Search by citation:
248 U.S. 215
Search by parties:
International News Service v. Associated Press
Search by topic:
Music, copyright law
Citators like Shepards are used for several reasons:
1. To help you check the status of a case, statute or other authority to ensure that it is still good law, i.e., that it has not been superseded, overruled, reversed, and/or questioned.
2.To provide parallel citations and both prior and subsequent appellate history for your authorities.
3. For locating cases, statutes, law reviews, and other legal resources that quote or cite to your authority on the same or similar legal issues.
* Signal Legend:
The Summary box provides a snapshot of any subsequent, negative appellate history, as well as the numbers and types of citing references by type, including:
Cases are broken down by many sub-groups, including:
To view a document, either click on the hyperlink for the citation or the available pinpoint reference(s) that will take you to the exact place(s) where your authority is referenced.
With regard to cases, they are listed in order by U.S. Supreme Court, federal circuits in number order, federal districts courts in alphabetical order, and then states in alphabetical order. Unfortunately, law reviews and journals are listed in alphabetical order by publication title, rather than date. Obviously, date only matters when there are a lot of articles to review.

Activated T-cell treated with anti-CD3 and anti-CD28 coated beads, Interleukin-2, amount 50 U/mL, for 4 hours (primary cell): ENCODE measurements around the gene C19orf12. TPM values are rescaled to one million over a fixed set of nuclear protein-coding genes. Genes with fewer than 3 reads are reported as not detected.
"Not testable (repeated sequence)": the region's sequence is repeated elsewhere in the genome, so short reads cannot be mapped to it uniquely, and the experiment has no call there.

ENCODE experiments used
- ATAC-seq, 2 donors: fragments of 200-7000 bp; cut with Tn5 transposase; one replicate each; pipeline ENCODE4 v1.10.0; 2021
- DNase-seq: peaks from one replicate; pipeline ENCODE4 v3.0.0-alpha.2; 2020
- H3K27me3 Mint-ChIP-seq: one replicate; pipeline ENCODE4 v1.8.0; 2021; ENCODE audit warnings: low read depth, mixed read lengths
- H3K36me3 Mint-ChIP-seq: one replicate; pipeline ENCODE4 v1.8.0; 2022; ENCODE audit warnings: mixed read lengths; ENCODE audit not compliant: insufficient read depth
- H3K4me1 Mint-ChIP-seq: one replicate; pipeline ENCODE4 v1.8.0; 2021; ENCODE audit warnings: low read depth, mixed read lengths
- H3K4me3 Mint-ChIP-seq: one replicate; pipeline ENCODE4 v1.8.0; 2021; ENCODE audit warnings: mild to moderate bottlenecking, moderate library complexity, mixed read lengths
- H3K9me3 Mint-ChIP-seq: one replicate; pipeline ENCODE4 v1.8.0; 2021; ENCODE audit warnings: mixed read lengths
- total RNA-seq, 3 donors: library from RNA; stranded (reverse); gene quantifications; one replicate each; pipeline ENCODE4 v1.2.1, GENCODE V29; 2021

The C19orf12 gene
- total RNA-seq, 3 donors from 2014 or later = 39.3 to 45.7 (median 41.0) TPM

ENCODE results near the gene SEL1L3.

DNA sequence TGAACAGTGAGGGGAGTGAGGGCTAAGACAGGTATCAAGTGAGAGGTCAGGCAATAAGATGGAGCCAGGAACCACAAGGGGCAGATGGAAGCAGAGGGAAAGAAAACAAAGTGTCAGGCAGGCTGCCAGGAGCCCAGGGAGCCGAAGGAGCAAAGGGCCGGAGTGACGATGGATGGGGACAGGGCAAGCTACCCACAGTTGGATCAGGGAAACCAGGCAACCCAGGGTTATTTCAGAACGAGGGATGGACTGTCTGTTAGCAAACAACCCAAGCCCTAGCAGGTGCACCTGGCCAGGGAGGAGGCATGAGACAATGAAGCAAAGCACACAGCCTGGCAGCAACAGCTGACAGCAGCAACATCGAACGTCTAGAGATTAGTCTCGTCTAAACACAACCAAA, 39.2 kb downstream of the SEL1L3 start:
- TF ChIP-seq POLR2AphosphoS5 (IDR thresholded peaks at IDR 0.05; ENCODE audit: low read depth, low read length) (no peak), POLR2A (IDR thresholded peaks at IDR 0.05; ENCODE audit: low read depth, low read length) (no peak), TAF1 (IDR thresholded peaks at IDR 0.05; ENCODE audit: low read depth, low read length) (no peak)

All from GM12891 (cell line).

You could look at all of the citing decisions in an unrestricted report, but where there are a lot of citations, you may want to restrict your results. Lexis Nexis provides choices at the top of the screen for negative references only (All Neg), positive references only (All Pos), or a customized list (Focus-Restrict By). The Focus option is a great tool to limit a long list of citations by various criteria, including:
Sasala, K. (2011). Shepardizing and Keyciting online. Retrieved September 6, 2013